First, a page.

Commit 9ea0721d authored by dterei's avatar dterei
Browse files

Improve documentation on optimisations.

parent f5584e69
......@@ -31,7 +31,8 @@ main = putStrLn "Hello, World!"
<para>To compile the program, use GHC like this:</para>
<screen>
$ ghc hello.hs</screen>
$ ghc hello.hs
</screen>
<para>(where <literal>$</literal> represents the prompt: don't
type it). GHC will compile the source
......@@ -58,7 +59,8 @@ $ ghc hello.hs</screen>
<screen>
$ ./hello
Hello World!</screen>
Hello World!
</screen>
<para>
If your program contains multiple modules, then you only need to
......@@ -725,7 +727,8 @@ olleh
<para>Thus, a common invocation would be: </para>
<screen>
ghc -c Foo.hs</screen>
ghc -c Foo.hs
</screen>
<para>to compile the Haskell source file
<filename>Foo.hs</filename> to an object file
......@@ -874,19 +877,25 @@ ghc -c Foo.hs</screen>
<para>For example:</para>
<screen>test.hs:3:6: parse error on input `where'</screen>
<screen>
test.hs:3:6: parse error on input `where'
</screen>
<para>becomes:</para>
<screen>test296.hs:3:6-10: parse error on input `where'</screen>
<screen>
test296.hs:3:6-10: parse error on input `where'
</screen>
<para>And multi-line spans are possible too:</para>
<screen>test.hs:(5,4)-(6,7):
<screen>
test.hs:(5,4)-(6,7):
Conflicting definitions for `a'
Bound at: test.hs:5:4
test.hs:6:7
In the binding group for: a, b, a</screen>
In the binding group for: a, b, a
</screen>
<para>Note that line numbers start counting at one, but
column numbers start at zero. This choice was made to
......@@ -1100,13 +1109,17 @@ ghc -c Foo.hs</screen>
</indexterm>
<para>Causes a warning to be emitted for foreign imports of
the following form:</para>
<programlisting>
foreign import "f" f :: FunPtr t
</programlisting>
<para>on the grounds that it probably should be</para>
<programlisting>
foreign import "&amp;f" f :: FunPtr t
</programlisting>
<para>The first form declares that `f` is a (pure) C
function that takes no arguments and returns a pointer to a
C function with type `t`, whereas the second form declares
......@@ -1246,9 +1259,11 @@ foreign import "&amp;f" f :: FunPtr t
non-empty lists, so the compiler will emit a warning about
this when <option>-fwarn-incomplete-patterns</option> is
enabled.
<programlisting>
g [] = 2
</programlisting>
This option isn't enabled by default because it can be
a bit noisy, and it doesn't always indicate a bug in the
program. However, it's generally considered good practice
......@@ -1259,10 +1274,12 @@ g [] = 2
similar, except that it
applies only to lambda-expressions and pattern bindings, constructs
that only allow a single pattern:
<programlisting>
h = \[] -> 2
Just k = f y
</programlisting>
</para>
</listitem>
</varlistentry>
......@@ -1325,6 +1342,7 @@ f foo = foo { x = 6 }
that does not explicitly list the entities brought into scope. For
example
</para>
<programlisting>
module M where
import X( f )
......@@ -1332,6 +1350,7 @@ module M where
import qualified Z
p x = f x x
</programlisting>
<para>
The <option>-fwarn-import-lists</option> flag will warn about the import
of <literal>Y</literal> but not <literal>X</literal>
......@@ -1756,9 +1775,11 @@ f "2" = 2
<variablelist>
<varlistentry>
<term><option>-fexcess-precision</option>:</term>
<listitem>
<term>
<option>-fexcess-precision</option>
<indexterm><primary><option>-fexcess-precision</option></primary></indexterm>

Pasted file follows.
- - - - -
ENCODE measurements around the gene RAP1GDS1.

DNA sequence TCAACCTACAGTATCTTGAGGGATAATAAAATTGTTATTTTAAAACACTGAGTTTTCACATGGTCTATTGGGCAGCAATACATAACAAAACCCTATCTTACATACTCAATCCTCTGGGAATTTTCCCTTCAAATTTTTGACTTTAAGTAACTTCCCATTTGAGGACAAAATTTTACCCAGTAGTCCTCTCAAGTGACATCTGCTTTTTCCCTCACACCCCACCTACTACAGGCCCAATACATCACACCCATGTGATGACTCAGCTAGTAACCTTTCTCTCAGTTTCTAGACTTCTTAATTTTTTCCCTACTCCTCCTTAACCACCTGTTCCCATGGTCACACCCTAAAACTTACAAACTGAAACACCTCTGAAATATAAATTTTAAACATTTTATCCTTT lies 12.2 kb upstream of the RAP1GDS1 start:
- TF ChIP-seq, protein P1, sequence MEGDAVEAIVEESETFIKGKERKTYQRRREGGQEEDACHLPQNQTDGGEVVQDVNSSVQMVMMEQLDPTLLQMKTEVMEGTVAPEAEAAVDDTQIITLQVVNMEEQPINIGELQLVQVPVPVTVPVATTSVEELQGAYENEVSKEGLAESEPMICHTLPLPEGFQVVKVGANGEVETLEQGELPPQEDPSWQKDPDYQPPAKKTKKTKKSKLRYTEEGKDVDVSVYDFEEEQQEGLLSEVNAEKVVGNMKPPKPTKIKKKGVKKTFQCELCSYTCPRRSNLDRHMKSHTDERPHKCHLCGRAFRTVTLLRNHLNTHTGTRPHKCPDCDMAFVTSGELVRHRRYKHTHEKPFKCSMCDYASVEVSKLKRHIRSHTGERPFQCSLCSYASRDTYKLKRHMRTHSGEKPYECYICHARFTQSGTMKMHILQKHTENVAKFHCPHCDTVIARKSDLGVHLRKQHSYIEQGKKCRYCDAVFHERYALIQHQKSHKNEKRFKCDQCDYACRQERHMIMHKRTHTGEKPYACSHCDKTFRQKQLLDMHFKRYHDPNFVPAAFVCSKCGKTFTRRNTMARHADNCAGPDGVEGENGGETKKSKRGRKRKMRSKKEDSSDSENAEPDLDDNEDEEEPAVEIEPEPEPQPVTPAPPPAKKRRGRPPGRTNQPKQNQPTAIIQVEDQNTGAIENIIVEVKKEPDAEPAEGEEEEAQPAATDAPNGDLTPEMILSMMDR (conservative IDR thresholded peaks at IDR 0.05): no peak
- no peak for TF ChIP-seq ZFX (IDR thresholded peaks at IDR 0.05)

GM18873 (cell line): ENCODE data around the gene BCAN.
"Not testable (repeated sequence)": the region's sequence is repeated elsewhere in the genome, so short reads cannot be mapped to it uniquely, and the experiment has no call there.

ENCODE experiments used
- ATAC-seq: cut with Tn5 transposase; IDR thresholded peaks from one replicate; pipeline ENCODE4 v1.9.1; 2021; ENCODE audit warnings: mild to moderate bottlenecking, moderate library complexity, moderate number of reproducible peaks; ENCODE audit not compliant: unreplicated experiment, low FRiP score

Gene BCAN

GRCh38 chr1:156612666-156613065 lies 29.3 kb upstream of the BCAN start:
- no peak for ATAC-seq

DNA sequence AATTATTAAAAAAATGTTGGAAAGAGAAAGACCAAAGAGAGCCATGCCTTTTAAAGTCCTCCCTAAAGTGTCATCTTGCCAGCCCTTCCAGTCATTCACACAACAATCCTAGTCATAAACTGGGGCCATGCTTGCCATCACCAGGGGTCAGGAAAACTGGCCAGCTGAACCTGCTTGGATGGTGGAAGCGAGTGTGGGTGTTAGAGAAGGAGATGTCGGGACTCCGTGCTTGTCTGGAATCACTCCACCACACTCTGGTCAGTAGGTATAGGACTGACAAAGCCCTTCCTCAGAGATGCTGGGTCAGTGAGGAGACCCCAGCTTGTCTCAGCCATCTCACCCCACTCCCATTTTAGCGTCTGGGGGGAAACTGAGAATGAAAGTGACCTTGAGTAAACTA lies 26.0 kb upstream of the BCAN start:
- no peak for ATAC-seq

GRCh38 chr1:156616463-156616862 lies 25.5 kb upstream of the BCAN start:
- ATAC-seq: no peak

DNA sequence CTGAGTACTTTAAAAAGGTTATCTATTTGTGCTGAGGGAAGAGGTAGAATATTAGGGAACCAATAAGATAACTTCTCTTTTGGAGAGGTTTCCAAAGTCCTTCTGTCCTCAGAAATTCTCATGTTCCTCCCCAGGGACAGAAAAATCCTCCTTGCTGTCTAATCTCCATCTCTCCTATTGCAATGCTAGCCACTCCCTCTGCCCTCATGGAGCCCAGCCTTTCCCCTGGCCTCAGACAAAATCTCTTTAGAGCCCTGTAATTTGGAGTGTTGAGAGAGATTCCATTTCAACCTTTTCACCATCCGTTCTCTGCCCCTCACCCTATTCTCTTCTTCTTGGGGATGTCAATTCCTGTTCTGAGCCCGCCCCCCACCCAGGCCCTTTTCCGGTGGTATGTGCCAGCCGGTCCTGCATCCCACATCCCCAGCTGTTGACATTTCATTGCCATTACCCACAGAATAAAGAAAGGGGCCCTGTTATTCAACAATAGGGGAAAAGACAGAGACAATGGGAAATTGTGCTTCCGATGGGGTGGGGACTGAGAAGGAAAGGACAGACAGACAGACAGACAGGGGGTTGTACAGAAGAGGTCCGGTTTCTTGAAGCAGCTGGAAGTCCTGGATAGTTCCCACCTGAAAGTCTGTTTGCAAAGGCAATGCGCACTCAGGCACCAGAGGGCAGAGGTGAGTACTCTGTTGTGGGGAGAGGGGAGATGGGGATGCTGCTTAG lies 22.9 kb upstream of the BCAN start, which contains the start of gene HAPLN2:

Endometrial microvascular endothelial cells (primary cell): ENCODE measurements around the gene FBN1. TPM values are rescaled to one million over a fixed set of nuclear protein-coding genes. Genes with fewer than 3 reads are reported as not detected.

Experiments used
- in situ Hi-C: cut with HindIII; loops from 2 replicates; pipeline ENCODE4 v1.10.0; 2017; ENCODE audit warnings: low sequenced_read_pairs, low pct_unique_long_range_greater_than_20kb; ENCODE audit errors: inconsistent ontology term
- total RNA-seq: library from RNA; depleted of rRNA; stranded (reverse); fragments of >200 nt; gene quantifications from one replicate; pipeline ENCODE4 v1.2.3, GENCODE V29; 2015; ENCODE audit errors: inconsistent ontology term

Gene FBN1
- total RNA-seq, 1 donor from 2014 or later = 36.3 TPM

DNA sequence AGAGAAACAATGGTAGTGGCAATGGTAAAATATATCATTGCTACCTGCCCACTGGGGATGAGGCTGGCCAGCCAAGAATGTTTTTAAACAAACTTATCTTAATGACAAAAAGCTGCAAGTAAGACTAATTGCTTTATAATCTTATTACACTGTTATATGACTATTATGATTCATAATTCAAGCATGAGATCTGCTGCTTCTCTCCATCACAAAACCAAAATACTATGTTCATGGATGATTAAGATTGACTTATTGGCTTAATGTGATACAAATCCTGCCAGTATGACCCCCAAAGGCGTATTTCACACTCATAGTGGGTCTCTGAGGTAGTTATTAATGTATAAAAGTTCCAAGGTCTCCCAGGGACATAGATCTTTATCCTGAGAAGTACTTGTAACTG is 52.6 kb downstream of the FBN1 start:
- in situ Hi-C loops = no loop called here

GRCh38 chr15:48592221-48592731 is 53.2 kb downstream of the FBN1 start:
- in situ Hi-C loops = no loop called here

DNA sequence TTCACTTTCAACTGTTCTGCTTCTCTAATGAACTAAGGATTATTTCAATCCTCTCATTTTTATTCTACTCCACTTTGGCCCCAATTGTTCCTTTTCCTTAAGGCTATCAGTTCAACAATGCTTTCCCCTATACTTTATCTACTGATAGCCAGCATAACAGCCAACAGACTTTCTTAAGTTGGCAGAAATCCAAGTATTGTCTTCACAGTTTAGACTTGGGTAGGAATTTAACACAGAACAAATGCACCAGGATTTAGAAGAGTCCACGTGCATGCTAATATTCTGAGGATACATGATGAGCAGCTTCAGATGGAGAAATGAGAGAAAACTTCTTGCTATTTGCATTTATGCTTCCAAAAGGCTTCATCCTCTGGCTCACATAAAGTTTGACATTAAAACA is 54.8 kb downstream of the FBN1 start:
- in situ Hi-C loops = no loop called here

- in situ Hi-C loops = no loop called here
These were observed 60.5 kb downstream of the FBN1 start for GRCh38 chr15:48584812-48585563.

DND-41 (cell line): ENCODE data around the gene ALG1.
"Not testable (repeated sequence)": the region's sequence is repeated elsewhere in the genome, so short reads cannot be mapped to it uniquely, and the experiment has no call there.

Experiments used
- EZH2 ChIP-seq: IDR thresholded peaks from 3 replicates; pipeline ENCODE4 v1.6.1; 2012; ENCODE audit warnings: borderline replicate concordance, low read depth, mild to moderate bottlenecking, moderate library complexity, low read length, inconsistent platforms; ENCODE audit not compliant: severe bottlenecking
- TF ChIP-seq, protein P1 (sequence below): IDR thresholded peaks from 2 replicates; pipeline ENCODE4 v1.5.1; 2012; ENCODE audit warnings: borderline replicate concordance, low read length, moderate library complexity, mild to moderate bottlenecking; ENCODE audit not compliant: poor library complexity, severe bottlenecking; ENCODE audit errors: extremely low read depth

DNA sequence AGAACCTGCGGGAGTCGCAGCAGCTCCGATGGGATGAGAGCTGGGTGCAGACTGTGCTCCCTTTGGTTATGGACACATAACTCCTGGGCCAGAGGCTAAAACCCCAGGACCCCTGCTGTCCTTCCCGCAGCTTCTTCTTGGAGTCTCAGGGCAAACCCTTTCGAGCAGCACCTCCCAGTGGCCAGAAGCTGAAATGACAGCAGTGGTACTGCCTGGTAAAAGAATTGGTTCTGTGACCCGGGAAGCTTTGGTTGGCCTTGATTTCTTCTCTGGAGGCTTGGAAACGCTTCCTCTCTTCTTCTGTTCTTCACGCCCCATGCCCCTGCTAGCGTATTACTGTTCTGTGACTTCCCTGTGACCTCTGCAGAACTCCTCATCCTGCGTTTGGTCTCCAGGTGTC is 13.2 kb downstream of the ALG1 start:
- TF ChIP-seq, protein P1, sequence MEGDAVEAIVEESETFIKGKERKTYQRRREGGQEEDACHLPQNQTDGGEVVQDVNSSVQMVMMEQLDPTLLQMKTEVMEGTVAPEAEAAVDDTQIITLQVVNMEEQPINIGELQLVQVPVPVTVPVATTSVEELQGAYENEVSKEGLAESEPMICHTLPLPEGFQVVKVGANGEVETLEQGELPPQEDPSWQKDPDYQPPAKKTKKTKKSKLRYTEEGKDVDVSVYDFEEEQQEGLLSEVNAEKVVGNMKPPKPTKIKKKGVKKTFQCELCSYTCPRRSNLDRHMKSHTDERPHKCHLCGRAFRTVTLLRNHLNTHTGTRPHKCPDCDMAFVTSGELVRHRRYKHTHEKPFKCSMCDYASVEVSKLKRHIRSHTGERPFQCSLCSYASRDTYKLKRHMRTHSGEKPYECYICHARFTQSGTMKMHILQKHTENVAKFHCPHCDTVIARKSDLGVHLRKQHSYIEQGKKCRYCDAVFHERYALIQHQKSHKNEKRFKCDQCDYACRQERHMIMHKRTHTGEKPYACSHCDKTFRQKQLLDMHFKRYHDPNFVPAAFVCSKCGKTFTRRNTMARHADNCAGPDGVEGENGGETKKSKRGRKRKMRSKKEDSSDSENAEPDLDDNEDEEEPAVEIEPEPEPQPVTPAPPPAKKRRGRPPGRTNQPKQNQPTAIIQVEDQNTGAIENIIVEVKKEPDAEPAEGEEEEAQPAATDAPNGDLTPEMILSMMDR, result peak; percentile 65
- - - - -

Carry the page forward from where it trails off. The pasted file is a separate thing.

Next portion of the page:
</term>
<listitem>
<para>When this option is given, intermediate floating
point values can have a <emphasis>greater</emphasis>
precision/range than the final type. Generally this is a
......@@ -1770,9 +1791,11 @@ f "2" = 2
</varlistentry>
<varlistentry>
<term><option>-fignore-asserts</option>:</term>
<listitem>
<term>
<option>-fignore-asserts</option>
<indexterm><primary><option>-fignore-asserts</option></primary></indexterm>
</term>
<listitem>
<para>Causes GHC to ignore uses of the function
<literal>Exception.assert</literal> in source code (in
other words, rewriting <literal>Exception.assert p
......@@ -1802,6 +1825,7 @@ f "2" = 2
</term>
<listitem>
<para>Turn on the liberate-case transformation.</para>
TODO: Document optimisation
</listitem>
</varlistentry>
......@@ -1812,7 +1836,7 @@ f "2" = 2
</term>
<listitem>
<para>Turns off the common-sub-expression elimination optimisation.
Can be useful if you have some <literal>unsafePerformIO</literal>
Can be useful if you have some <literal>unsafePerformIO</literal>
expressions that you don't want commoned-up.</para>
</listitem>
</varlistentry>
......@@ -1835,9 +1859,11 @@ f "2" = 2
</term>
<listitem>
<para>Turns off the full laziness optimisation (also known as
let-floating). Full laziness increases sharing, which can lead
let-floating). Full laziness increases sharing, which can lead
to increased memory residency.</para>
TODO: Document optimisation
<para>NOTE: GHC doesn't implement complete full-laziness.
When optimisation in on, and
<option>-fno-full-laziness</option> is not given, some
......@@ -1857,6 +1883,7 @@ f "2" = 2
</term>
<listitem>
<para>Turns off the float-in transformation.</para>
TODO: Document optimisation
</listitem>
</varlistentry>
......@@ -1867,6 +1894,7 @@ f "2" = 2
</term>
<listitem>
<para>Turns off the automatic specialisation of overloaded functions.</para>
TODO: Document optimisation
</listitem>
</varlistentry>
......@@ -1877,9 +1905,9 @@ f "2" = 2
</term>
<listitem>
<para>Turn off the "state hack" whereby any lambda with a
<literal>State#</literal> token as argument is considered to be
single-entry, hence it is considered OK to inline things inside
it. This can improve performance of IO and ST monad code, but it
<literal>State#</literal> token as argument is considered to be
single-entry, hence it is considered OK to inline things inside
it. This can improve performance of IO and ST monad code, but it
runs the risk of reducing sharing.</para>
</listitem>
</varlistentry>
......@@ -1891,10 +1919,10 @@ f "2" = 2
</term>
<listitem>
<para>Make GHC be more precise about its treatment of bottom (but see also
<option>-fno-state-hack</option>). In particular, stop GHC
eta-expanding through a case expression, which is good for
performance, but bad if you are using <literal>seq</literal> on
partial applications.</para>
<option>-fno-state-hack</option>). In particular, stop GHC
eta-expanding through a case expression, which is good for
performance, but bad if you are using <literal>seq</literal> on
partial applications.</para>
</listitem>
</varlistentry>
......@@ -1904,15 +1932,15 @@ f "2" = 2
<indexterm><primary><option>-fomit-interface-pragmas</option></primary></indexterm>
</term>
<listitem>
<para>Tells GHC to omit all inessential information from the interface file
generated for the module being compiled (say M). This means that a module
importing M will see only the <emphasis>types</emphasis> of the functions that M exports, but not
their unfoldings, strictness info, etc. Hence, for example,
no function exported by M will be inlined